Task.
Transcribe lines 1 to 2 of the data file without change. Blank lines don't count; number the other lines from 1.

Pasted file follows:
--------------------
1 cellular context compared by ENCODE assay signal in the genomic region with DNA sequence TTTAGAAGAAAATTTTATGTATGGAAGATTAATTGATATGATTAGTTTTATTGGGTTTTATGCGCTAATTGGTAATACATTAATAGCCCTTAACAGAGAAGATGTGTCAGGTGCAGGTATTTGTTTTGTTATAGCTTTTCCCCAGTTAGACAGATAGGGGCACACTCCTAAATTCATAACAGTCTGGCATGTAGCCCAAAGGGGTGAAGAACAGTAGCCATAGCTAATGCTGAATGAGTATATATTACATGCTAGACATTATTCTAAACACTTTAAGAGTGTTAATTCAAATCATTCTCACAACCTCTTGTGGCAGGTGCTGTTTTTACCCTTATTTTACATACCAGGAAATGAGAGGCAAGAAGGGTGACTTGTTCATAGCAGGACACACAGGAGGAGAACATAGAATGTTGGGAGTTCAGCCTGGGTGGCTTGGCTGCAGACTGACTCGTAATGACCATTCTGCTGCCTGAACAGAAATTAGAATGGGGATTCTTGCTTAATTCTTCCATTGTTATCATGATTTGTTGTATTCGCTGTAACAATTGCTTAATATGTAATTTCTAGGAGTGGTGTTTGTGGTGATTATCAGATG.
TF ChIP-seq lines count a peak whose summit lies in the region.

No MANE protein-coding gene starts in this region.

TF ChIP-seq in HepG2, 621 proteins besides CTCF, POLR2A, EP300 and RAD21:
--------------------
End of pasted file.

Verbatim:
1 cellular context compared by ENCODE assay signal in the genomic region with DNA sequence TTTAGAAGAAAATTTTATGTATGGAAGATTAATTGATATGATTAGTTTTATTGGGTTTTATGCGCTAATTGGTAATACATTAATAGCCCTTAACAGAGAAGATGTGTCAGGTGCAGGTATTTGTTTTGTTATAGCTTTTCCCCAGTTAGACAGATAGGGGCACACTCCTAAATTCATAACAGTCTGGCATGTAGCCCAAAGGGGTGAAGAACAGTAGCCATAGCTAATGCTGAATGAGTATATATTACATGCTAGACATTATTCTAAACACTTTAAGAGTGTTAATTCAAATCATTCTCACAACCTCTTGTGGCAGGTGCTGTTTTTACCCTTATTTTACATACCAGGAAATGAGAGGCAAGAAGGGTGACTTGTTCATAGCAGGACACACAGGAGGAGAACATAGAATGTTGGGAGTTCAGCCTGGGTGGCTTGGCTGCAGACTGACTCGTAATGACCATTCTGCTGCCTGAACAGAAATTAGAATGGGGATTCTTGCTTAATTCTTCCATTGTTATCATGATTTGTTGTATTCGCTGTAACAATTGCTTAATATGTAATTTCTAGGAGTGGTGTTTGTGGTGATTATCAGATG.
TF ChIP-seq lines count a peak whose summit lies in the region.